You can choose to start receiving Social Security retirement benefits at any time between ages 62 and 70. So, how do you know when the time is right? Here’s a short overview of how your benefits are affected by the age at which you begin receiving them.
Social security benefits are calculated based on two elements. The first is your earnings history, and the second is the difference between your “normal retirement age” and the age at which you begin receiving benefits.
Normal Retirement Age
Your normal retirement age is based on the year in which you were born. For those born in 1937 or earlier, normal retirement age is 65. For those born between the years 1938 and 1959, normal retirement age ranges between 65 and 2 months and 66 and 10 months. And, for those born in 1960 or later, normal retirement age is 70.
If you choose to start taking Social Security benefits at your normal retirement age, then you’ll get your full benefit. However, you don’t have to wait until full retirement age to start receiving benefits, nor do you have to start taking Social Security at the moment you reach full retirement age.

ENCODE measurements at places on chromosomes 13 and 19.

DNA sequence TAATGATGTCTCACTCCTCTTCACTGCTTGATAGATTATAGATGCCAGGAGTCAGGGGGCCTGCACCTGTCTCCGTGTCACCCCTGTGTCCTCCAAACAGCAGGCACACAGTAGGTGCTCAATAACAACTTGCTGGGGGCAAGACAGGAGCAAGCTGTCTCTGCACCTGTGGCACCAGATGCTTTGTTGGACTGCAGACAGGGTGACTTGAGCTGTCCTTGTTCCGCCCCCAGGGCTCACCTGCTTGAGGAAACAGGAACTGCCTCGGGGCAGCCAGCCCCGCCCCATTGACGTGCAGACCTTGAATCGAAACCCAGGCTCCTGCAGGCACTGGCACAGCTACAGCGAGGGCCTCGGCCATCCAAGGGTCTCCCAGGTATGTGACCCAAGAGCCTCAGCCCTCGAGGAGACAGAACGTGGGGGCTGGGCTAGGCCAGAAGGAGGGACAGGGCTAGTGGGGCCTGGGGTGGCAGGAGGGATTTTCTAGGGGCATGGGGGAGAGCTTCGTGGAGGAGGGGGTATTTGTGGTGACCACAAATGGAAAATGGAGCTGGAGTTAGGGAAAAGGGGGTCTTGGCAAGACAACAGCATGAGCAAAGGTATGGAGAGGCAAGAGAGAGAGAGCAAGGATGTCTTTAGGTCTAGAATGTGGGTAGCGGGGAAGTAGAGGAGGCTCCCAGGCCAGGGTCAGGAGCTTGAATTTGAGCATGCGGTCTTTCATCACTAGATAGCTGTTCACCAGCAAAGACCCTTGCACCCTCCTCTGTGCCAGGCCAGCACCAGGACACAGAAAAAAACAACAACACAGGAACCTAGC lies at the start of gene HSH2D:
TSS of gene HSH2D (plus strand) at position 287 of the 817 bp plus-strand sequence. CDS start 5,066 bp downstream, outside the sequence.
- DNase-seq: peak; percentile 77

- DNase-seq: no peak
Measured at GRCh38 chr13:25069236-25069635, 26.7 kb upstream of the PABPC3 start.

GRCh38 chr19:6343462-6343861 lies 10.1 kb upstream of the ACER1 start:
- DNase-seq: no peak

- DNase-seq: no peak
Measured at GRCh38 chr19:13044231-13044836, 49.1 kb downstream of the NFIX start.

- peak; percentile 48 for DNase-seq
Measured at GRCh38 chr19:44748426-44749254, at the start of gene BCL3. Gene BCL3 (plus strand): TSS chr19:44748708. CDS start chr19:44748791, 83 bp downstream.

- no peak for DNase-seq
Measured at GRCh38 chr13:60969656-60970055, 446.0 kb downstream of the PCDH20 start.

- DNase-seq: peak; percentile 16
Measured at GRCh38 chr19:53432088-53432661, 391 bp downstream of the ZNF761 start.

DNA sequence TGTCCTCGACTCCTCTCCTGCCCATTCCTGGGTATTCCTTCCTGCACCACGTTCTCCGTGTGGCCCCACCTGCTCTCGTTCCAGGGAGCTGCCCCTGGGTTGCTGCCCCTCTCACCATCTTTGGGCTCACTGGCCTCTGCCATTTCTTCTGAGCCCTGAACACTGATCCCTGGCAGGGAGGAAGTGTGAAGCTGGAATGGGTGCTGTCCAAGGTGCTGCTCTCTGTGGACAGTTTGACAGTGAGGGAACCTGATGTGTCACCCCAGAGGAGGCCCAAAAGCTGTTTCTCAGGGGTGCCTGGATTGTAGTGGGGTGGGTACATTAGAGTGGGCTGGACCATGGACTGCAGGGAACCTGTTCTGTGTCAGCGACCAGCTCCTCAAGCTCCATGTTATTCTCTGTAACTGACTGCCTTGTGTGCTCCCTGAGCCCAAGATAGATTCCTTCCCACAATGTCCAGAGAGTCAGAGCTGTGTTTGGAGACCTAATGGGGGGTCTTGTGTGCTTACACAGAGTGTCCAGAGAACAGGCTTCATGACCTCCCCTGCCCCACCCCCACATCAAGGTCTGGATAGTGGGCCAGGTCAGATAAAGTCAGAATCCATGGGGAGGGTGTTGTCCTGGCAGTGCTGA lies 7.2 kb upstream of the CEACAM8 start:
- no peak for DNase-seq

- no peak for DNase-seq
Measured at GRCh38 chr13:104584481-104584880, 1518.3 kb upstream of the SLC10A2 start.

You have the option of taking Social Security retirement benefits beginning when you reach age 62. However, this choice is not without consequences. For each month younger than full retirement age you are when your benefits start, the amount of your benefits will be permanently reduced by a certain percentage.
On the other hand, waiting until you’re older than full retirement age to start collecting Social Security carries privileges. For each month past full retirement age you wait to start taking benefits, your benefits are permanently increased by a certain percentage. Everyone’s benefits are capped when they reach age 70.
To calculate your benefits at different potential retirement ages, you can use the Social Security Administration’s benefits calculator.